Christopher Secrett, a crew manager at North Kensington fire station, placed himself in a corner of the smoke-logged stairs, so his body would not be in the way if he died, and tried to text his mother, the inquiry heard.
Secrett described how he was responding to a call for help for Jessica Urbano Ramirez on the 20th floor and had climbed with colleagues through thick smoke and extreme heat up 14 storeys.
They should have been able to take control of the lift but that failed and carried them only six storeys. If it had worked his air would not have run out and this was “one of the major faults” at Grenfell, he said.
Radio communications between firefighters in the tower also failed, he said. “I knew we were in trouble,” he told the inquiry. “It was just too hot and I was running out of air.”
Jessica was found dead on the 23rd floor.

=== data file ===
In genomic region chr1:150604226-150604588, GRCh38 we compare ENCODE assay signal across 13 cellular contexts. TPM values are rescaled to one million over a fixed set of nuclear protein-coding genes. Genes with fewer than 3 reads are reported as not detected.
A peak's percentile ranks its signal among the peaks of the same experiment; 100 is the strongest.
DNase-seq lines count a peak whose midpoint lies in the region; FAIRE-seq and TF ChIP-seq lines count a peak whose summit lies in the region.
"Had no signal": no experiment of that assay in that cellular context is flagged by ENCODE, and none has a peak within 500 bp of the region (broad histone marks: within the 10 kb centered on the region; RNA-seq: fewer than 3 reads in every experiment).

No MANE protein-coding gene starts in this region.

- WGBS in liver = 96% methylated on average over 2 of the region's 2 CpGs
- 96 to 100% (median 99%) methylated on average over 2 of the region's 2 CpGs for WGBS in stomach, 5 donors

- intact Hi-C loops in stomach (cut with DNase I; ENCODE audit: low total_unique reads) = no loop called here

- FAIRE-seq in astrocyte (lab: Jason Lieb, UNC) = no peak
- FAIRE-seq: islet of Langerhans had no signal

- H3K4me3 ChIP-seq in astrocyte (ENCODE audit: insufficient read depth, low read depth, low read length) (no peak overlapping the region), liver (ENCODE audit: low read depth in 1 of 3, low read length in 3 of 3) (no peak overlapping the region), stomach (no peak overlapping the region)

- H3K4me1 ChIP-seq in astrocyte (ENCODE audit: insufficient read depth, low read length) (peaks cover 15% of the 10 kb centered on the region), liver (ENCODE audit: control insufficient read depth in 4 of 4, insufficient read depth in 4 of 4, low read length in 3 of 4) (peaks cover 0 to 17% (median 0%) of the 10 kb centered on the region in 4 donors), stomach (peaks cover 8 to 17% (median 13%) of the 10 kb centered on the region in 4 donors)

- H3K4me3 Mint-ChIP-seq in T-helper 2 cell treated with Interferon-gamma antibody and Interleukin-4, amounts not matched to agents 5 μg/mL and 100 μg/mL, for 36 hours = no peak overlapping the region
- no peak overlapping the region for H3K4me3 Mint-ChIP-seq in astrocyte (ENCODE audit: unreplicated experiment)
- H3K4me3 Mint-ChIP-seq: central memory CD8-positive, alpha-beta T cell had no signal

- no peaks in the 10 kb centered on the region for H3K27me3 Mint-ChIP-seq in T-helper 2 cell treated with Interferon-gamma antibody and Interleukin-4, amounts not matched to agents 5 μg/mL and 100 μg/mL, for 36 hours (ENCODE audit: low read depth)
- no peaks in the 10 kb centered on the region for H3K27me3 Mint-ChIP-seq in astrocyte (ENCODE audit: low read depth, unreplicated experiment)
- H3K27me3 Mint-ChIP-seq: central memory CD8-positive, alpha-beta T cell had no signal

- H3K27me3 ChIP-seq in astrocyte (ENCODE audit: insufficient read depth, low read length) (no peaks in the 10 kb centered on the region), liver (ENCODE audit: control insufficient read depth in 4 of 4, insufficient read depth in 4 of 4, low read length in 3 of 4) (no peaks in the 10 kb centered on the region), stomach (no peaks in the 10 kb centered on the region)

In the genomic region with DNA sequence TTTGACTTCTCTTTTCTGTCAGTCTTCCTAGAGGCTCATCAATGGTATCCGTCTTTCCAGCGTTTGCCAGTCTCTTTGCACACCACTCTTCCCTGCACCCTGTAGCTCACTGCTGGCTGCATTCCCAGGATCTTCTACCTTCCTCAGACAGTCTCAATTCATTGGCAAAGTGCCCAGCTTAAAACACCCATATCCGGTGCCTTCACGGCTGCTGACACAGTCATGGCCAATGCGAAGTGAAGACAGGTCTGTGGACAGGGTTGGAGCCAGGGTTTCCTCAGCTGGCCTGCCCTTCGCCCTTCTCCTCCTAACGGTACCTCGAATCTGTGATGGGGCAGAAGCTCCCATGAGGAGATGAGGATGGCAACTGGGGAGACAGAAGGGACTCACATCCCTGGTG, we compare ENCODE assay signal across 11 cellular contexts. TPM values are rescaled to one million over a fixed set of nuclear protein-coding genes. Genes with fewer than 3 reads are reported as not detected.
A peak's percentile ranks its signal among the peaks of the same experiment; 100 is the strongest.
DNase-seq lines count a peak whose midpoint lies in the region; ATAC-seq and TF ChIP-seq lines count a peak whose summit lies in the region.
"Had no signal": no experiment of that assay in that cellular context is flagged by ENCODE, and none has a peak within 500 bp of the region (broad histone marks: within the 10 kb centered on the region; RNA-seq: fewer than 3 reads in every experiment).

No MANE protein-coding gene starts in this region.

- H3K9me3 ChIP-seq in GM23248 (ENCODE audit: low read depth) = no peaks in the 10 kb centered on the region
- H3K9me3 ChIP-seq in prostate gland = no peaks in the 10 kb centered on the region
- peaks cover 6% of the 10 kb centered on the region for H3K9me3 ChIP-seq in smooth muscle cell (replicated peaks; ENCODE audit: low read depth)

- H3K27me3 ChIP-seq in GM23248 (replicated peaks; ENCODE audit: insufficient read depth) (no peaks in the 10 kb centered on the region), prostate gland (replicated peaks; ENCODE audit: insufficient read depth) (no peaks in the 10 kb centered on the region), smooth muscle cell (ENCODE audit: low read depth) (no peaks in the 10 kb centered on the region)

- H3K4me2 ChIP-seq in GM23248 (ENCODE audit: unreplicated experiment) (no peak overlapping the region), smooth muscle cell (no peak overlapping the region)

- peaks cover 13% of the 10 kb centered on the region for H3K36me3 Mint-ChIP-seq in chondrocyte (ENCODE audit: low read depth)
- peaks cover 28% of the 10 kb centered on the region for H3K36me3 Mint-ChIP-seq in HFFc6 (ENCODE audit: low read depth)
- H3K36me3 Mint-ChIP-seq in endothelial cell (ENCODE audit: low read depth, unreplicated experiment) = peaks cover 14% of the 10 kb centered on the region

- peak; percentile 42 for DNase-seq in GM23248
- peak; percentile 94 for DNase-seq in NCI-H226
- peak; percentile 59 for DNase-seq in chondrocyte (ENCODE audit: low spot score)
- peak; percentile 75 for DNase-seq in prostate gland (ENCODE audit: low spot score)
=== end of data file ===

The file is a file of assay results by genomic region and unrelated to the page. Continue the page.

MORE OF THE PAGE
Secrett’s testimony came on a day when the horror of what faced the firefighters in the early hours of 14 June 2017 became clearer than ever.
They described bodies falling from the building, including one that hit a firefighter and another whose leg came away from his hip when firefighters tried to move him.
John O’Hanlon described the scene as “absolute carnage” and like a war zone, likening it to 9/11. “We noticed somebody had jumped and landed on the playground,” the firefighter said.
“I had seen a blur and heard a thud. It was going so fast I knew it wasn’t a piece of debris. He landed around 10 metres from me.”
Secrett said he saw the same man lying in a garage where he had been put. His separated leg was next to him where he lay in a pool of blood.
“I remember one casualty I had was a young girl, she was roughly the size of a two- or three-year-old,” said O’Hanlon. “She looked to be of Somali descent. I believe she may have been dead. I laid her down and her eyes were rolled to the back of her head. That face will always stay with me.”